Sometimes, an outside-in perspective is just what is needed to complement a team and that was precisely what Cath Kingston brought to the table when she joined the Health Research Foundation – Hawke’s Bay as a volunteer ten years ago.
Cath’s horticultural sciences degree, paired with a natural passion for pairing knowledge of plants with science, set her up for a shining career in plant research. Now at Food & Plant Research, she is the pinnacle on the operations side, ensuring everything is in place to enable science to evolve: ‘The variety of my current role, and the ability to see people make progress in their work, is the greatest joy for me. Being a part of the development of new cultivars and creating solutions for problems that growers have – it’s very exciting.’
When Cath joined HRF-HB, it wasn’t medical expertise that she brought to the table. ‘A colleague of mine had been invited as the foundation was explicitly seeking someone with the expertise of assessing research applications. My colleague did not have that skillset, but I did. So I joined!’
Ten years on, Cath chairs the assessment committee for the foundation. Beside Cath, this committee is made up of Professor Anita Jagroop-Dearing, Dr Rob Leikis and Dr Paul Hendy. This mix of science, research and medical expertise ensures a balanced and well-grounded assessment of applications: ‘There is the scientific point of view, such as the current leptospirosis study that aims to assess the impact of the cyclone on the development of this disease, and then there is the community impact projects, such as the Patu projects and the anti-vaping study. We look to achieve a well-balanced mix of such projects to touch upon a multitude of impactful subjects in Hawke’s Bay. As I am not a medical expert, I look at applications from an impartial, scientific point-of-view. Our overall aim is to encourage good applications that benefit the local community and people’s health in general.’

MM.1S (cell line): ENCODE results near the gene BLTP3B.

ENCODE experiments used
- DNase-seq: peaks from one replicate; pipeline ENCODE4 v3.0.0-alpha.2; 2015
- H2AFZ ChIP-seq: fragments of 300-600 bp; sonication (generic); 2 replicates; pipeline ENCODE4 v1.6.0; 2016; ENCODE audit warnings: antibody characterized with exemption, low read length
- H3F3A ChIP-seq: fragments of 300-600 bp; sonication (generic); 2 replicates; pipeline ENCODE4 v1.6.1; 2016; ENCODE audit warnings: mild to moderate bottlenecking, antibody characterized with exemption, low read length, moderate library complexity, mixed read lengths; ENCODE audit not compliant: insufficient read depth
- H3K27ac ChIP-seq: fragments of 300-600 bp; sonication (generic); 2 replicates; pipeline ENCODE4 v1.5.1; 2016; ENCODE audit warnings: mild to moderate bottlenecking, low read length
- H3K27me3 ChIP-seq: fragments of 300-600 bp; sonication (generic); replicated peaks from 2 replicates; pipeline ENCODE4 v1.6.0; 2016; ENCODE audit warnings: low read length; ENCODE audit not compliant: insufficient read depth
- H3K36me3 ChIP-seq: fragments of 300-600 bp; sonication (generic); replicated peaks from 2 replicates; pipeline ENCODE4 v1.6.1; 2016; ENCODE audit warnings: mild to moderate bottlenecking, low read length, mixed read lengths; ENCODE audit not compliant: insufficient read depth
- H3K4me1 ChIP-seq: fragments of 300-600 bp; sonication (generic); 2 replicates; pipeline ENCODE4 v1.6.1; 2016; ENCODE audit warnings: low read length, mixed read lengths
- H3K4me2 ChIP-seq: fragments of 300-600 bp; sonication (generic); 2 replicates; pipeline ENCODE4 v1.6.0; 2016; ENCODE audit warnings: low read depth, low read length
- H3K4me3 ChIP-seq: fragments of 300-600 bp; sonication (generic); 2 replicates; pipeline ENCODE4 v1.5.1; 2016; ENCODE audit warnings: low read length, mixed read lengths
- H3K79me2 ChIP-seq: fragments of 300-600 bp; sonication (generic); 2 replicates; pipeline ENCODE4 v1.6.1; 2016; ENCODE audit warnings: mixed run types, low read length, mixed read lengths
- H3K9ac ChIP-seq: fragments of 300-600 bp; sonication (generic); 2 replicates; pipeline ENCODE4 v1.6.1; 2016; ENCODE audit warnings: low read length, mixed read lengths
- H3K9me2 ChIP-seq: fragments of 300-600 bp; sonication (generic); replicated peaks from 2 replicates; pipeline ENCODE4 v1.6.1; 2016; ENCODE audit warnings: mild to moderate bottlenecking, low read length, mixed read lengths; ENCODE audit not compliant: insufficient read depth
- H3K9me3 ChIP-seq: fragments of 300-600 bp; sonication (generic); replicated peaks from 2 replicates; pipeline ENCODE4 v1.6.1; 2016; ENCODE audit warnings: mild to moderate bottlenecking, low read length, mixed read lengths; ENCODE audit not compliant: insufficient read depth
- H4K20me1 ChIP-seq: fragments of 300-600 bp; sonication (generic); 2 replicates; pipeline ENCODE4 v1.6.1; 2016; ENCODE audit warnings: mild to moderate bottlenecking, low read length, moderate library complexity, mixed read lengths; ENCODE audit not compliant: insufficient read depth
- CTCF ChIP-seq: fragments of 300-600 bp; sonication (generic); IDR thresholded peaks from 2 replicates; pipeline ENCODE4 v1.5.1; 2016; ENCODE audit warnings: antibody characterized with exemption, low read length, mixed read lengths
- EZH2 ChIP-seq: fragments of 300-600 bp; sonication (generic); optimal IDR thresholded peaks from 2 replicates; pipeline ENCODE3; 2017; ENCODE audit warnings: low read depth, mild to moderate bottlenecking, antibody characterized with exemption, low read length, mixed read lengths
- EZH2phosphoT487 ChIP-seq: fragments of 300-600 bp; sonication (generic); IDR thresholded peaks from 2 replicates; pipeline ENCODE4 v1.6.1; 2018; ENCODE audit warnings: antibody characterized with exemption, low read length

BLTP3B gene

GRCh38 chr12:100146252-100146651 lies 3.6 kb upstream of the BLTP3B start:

When assessing applications, Cath and the other assessment committee members carefully consider key criteria: the size of the problem, the approach of the study proposal as well as its robustness. Further factors of influence are the research team involved, the communities to benefit from the study outcome and finally: how does it stack up to other applications submitted? The assessment committee looks for a sensible blend of science and community.
Cath hopes to see the available funds grow in the years to come, as this would enable funding larger and a wider range of studies: ‘We are always looking for better ways to do things and benefit the community as well as the environment. We should not accept that the status quo is the best way. Investing in ways to improve people’s life and the environment we live in is what it is all about.’